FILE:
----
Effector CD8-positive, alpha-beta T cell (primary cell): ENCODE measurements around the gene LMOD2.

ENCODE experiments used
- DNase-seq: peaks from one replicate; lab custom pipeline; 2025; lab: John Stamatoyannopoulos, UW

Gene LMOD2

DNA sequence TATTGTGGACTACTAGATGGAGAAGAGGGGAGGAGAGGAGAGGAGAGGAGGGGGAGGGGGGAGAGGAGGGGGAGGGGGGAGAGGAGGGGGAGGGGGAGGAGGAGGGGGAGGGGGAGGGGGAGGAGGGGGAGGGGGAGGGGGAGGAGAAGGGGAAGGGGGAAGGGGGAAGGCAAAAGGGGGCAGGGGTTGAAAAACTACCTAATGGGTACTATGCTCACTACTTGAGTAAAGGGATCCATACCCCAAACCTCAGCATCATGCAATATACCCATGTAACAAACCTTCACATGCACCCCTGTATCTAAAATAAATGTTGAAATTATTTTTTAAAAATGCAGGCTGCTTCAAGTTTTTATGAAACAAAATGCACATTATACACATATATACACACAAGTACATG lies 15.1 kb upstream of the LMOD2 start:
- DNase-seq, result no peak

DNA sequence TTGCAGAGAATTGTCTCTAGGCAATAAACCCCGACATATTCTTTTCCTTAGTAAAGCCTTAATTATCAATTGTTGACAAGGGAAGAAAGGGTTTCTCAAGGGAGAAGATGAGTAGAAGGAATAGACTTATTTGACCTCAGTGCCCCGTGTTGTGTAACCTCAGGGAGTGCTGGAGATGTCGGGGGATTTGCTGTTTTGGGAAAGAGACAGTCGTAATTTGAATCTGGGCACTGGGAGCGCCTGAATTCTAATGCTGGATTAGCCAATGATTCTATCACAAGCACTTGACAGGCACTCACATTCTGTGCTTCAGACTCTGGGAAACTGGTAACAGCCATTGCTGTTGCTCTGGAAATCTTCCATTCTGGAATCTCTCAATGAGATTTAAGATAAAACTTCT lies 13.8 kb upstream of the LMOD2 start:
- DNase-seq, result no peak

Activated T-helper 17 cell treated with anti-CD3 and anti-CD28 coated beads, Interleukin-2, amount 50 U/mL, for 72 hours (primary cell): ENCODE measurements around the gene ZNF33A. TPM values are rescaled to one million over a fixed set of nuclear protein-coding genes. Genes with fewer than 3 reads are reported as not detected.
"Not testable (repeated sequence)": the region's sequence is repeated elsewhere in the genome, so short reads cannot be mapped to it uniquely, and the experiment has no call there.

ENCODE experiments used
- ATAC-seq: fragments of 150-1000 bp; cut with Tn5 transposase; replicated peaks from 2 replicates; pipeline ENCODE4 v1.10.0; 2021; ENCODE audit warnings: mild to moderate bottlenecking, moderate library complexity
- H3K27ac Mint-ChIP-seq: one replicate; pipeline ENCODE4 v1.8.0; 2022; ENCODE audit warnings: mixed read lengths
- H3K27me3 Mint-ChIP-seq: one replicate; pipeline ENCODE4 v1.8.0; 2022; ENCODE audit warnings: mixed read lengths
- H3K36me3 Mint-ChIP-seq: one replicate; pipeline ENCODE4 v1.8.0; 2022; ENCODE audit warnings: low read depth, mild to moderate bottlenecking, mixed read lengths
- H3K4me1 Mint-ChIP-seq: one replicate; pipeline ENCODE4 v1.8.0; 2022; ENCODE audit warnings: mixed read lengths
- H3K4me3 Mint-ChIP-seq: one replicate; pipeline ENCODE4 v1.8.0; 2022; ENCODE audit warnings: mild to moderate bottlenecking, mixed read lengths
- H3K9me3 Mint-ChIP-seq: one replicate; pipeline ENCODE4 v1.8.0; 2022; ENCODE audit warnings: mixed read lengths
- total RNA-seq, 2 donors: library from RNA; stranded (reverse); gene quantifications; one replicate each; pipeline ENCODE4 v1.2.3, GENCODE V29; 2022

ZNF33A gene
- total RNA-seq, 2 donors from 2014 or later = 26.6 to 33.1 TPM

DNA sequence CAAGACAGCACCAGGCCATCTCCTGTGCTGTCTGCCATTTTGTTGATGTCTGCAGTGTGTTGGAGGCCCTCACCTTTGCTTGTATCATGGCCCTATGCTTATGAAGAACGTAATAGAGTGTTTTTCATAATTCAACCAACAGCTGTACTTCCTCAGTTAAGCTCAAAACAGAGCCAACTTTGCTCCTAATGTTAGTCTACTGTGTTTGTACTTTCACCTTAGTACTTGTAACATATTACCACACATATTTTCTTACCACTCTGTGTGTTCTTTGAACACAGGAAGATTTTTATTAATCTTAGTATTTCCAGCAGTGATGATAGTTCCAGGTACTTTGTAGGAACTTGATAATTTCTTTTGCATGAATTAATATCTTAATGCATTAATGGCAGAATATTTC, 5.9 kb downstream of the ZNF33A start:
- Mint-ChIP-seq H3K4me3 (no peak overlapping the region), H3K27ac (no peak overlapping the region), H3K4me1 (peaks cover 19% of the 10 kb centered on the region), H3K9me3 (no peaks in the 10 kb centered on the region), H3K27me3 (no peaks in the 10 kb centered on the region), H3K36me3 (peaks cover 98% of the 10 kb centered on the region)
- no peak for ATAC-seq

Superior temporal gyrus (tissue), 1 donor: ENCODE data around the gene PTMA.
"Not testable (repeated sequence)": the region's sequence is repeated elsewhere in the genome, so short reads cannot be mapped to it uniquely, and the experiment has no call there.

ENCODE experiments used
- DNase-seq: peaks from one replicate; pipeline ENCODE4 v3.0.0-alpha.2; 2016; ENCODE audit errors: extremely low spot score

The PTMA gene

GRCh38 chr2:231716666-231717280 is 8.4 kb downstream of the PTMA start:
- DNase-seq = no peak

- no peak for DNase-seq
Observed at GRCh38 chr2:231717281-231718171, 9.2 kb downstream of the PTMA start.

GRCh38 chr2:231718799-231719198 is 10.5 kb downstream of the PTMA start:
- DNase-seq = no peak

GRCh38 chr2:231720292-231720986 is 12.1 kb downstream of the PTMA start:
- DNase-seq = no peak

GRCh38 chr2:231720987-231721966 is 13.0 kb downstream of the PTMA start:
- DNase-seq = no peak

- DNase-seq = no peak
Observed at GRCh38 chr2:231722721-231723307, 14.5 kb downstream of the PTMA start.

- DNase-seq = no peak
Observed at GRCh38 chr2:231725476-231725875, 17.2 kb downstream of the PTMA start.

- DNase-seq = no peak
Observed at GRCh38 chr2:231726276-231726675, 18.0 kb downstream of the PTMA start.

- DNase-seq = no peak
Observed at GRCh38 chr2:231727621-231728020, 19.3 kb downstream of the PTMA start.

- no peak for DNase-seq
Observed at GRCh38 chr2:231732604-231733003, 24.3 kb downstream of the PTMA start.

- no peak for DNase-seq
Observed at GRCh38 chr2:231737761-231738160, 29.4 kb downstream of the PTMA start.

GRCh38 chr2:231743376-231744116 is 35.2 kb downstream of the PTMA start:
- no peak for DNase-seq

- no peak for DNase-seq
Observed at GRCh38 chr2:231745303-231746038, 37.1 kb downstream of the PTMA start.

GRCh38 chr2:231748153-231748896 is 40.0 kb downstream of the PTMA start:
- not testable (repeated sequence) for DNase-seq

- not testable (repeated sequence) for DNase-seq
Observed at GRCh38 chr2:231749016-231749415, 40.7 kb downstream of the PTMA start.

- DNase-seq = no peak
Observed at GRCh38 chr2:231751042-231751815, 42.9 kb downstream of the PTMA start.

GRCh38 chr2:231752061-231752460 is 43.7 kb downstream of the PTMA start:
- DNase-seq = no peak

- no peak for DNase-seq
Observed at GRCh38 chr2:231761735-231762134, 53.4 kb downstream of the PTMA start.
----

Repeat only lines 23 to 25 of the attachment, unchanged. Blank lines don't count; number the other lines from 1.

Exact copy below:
- Mint-ChIP-seq H3K4me3 (no peak overlapping the region), H3K27ac (no peak overlapping the region), H3K4me1 (peaks cover 19% of the 10 kb centered on the region), H3K9me3 (no peaks in the 10 kb centered on the region), H3K27me3 (no peaks in the 10 kb centered on the region), H3K36me3 (peaks cover 98% of the 10 kb centered on the region)
- no peak for ATAC-seq

Superior temporal gyrus (tissue), 1 donor: ENCODE data around the gene PTMA.